The Online Opinion Outpost features opinions and commentary on the latest hot topics from national news sources. As much as you love hearing from The Universe, we thought you might like to hear from journalists around the nation.
Iraq: The next move
Anne-Marie Slaughter, New York Times
Deciding that the Syrian government, as bad as it is, was still better than the alternative of ISIS profoundly missed the point. As long as we allow the Syrian government to continue perpetrating the worst campaign of crimes against humanity since Rwanda, support for ISIS will continue
President Obama should be asking the same question in Iraq and Syria. What course of action will be best, in the short and the long term, for the Iraqi and Syrian people? What course of action will be most likely to stop the violence and misery they experience on a daily basis? What course of action will give them the best chance of peace, prosperity and a decent government?
The answer to those questions may well involve the use of force on a limited but immediate basis, in both countries. Enough force to remind all parties that we can, from the air, see and retaliate against not only Al Qaeda members, whom our drones track for months, but also any individuals guilty of mass atrocities and crimes against humanity. Enough force to compel governments and rebels alike to the negotiating table. And enough force to create a breathing space in which decent leaders can begin to consolidate power.
Max Boot, Los Angeles Times
So what should we do? To stop the advance of ISIS, Obama should immediately offer to send into Iraq a limited number of special operations forces and military trainers who can call in airstrikes and buttress the battered Iraqi security forces. At the same time, the president must get personally involved — this isn’t a job that can be delegated — in pressing the Iraqi government for serious political reforms that include embracing Sunni tribes, ending the persecution of Sunni leaders, curbing the prime minister’s authority and weeding out political hacks and sectarian actors from the security services.
It is unlikely that Maliki would agree to such reforms, so the United States needs to work behind the scenes to ensure that he doesn’t win a third term in office.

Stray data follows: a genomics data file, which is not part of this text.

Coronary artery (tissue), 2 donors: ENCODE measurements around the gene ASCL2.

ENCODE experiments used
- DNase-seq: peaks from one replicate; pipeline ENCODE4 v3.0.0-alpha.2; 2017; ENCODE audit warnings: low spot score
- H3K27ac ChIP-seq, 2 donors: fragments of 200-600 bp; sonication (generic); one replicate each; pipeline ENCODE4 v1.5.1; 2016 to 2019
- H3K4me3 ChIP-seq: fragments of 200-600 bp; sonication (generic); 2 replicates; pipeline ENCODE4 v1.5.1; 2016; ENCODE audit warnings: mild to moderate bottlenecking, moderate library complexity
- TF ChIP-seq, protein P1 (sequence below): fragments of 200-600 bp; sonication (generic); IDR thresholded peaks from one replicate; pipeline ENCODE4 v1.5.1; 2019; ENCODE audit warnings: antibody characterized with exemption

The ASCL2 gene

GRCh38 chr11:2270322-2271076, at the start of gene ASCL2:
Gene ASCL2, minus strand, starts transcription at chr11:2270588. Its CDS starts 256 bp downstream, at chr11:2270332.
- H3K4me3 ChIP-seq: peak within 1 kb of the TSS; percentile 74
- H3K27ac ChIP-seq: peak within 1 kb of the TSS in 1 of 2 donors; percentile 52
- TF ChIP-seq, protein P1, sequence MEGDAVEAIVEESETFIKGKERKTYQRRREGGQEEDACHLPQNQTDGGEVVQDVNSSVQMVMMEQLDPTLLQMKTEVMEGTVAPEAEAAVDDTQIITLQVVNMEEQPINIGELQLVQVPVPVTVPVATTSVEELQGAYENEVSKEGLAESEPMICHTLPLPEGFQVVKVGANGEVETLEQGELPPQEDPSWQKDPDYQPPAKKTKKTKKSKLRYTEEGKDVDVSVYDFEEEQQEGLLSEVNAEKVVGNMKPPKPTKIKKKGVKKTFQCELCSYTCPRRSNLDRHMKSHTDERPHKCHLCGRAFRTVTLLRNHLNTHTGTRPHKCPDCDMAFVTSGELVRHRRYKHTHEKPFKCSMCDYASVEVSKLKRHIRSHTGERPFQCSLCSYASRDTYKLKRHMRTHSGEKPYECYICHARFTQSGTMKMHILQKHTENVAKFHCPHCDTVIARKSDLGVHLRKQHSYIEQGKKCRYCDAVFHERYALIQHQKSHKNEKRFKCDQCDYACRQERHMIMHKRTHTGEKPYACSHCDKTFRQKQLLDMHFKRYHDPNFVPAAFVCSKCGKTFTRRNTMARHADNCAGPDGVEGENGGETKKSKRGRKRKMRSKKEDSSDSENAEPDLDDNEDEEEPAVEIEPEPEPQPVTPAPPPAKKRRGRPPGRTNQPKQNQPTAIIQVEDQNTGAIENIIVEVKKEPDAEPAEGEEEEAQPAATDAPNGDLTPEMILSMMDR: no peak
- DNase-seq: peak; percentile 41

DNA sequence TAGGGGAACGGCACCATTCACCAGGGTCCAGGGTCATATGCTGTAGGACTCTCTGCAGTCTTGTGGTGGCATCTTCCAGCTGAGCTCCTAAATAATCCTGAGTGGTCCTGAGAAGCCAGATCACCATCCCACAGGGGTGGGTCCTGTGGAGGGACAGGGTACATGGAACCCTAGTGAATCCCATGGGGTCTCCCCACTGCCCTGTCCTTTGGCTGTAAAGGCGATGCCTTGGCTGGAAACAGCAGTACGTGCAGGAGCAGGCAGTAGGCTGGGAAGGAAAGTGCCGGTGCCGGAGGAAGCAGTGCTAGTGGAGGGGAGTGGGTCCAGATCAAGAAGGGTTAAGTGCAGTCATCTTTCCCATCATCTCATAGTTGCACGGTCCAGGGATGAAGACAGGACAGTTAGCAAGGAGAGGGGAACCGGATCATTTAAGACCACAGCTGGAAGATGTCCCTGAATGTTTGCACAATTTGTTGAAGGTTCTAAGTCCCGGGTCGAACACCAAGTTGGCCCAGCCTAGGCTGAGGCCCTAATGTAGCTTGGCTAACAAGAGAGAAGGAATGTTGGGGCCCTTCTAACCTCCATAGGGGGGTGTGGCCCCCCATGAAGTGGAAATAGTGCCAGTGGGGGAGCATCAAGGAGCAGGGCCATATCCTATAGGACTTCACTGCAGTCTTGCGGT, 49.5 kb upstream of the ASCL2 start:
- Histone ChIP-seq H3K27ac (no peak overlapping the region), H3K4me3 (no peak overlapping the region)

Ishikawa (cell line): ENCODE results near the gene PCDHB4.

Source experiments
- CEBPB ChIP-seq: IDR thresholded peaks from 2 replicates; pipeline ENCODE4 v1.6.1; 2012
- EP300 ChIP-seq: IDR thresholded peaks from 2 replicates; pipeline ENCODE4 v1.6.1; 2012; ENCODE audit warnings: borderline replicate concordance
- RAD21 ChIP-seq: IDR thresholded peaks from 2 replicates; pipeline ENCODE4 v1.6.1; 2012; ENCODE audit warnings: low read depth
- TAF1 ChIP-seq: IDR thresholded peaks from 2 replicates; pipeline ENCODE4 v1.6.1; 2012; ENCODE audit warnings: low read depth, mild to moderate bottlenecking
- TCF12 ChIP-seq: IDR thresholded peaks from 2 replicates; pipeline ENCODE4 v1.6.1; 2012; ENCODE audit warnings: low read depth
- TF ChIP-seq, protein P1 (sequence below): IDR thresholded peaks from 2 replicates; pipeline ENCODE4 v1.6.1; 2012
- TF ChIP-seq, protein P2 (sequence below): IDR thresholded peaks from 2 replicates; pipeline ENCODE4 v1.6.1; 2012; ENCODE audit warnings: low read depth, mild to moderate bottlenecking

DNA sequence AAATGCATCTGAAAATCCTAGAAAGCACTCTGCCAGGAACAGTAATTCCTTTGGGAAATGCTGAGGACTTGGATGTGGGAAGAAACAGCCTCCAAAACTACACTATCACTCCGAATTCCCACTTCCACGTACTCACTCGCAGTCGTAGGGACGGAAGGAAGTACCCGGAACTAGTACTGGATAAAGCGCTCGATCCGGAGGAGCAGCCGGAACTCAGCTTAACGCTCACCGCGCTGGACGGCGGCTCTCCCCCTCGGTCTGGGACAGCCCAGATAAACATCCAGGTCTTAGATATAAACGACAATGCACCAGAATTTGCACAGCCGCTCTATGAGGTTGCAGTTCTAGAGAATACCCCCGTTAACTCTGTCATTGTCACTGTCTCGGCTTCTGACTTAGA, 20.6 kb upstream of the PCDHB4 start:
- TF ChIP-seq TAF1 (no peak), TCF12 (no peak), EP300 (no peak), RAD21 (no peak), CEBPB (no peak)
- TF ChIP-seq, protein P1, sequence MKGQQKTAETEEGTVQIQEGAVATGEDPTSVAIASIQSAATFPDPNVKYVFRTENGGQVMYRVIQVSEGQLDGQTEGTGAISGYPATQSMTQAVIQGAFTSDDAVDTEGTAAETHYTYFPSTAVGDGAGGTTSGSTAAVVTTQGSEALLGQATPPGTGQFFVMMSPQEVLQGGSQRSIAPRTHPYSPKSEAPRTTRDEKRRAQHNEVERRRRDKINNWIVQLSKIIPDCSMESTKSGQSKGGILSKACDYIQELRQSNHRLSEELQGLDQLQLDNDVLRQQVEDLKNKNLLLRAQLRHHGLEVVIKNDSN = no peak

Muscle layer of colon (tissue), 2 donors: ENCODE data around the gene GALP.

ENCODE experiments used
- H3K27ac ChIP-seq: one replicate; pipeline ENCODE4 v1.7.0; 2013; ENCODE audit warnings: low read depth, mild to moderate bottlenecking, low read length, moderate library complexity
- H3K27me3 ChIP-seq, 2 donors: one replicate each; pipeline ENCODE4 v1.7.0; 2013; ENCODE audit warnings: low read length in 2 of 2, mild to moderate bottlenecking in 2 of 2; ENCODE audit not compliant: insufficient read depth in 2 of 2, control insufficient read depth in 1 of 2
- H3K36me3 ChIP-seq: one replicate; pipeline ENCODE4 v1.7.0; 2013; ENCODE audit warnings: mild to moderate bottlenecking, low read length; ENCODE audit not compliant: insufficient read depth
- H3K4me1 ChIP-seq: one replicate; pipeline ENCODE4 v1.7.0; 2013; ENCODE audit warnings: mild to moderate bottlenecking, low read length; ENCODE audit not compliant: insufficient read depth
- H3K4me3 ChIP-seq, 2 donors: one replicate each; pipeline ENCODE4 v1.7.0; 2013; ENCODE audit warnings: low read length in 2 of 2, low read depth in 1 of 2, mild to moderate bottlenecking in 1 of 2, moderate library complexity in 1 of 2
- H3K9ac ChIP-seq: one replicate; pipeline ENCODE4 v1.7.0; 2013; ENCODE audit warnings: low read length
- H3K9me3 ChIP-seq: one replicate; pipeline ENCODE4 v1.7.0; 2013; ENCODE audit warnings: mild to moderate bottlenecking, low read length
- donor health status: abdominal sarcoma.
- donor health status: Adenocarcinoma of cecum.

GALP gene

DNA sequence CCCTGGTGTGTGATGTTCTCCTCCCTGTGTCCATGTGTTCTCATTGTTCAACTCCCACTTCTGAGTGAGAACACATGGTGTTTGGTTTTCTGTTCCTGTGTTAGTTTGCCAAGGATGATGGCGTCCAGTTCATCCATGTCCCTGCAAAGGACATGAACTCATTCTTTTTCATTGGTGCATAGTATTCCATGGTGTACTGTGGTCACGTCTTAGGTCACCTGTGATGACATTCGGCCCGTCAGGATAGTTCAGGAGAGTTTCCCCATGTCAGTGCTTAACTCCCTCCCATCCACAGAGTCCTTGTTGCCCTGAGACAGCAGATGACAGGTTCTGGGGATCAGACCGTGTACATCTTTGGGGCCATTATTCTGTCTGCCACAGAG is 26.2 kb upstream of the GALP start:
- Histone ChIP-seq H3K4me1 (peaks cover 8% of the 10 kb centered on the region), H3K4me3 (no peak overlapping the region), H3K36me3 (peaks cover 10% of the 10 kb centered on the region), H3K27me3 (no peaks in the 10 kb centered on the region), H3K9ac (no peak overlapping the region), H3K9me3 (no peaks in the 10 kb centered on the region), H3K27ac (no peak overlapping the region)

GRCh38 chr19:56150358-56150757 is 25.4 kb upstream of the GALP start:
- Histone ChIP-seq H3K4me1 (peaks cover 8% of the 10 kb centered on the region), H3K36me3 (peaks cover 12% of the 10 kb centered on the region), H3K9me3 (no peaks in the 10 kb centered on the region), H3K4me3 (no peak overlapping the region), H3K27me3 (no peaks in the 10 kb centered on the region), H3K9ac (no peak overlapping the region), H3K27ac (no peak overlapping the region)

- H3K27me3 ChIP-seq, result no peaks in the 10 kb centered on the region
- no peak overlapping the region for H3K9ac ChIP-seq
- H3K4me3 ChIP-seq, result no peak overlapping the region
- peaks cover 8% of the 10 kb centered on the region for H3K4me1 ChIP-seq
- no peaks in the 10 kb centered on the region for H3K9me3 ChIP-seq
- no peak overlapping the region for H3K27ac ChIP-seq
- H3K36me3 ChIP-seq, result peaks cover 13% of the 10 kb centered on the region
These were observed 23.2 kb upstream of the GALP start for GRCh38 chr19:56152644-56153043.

Obama must act fast, and he must disregard the bad ideas now floating around Washington.
Daniel Byman, Washington Post
Quite often, the allies we’re seeking to help are themselves deeply flawed: corrupt, sectarian and repressive. And even worse, they are so by design — their problems are fundamental to the functioning of their politics. In such cases, U.S. assistance can help only on the margins. And that is precisely the case with Iraq today.
By encouraging democratic reforms in these circumstances, the United States threatens the national government’s power. By encouraging minority rights, we undermine the privileges and biases of the dominant community. By calling for an end to corruption and for transparency in government, we threaten the leader’s ability to control and reward his base. And by pushing military reform, we risk making the military the only functioning institution in a weak country and making a coup more likely.
However, if the allied government does not reform, the insurgency is likely to continue, and the United States is accused — correctly, if unfairly — of supporting a dictator.
Yes, the United States can and should offer more help to Iraq in exchange for social and electoral reforms. In the end, though, such efforts are likely to fail.
Obama has made scaling back U.S. military involvement in the Middle East a key achievement of his presidency. If he chooses to involve the United States in Iraq once more, he should recognize that he is choosing between bad guys and a bad government.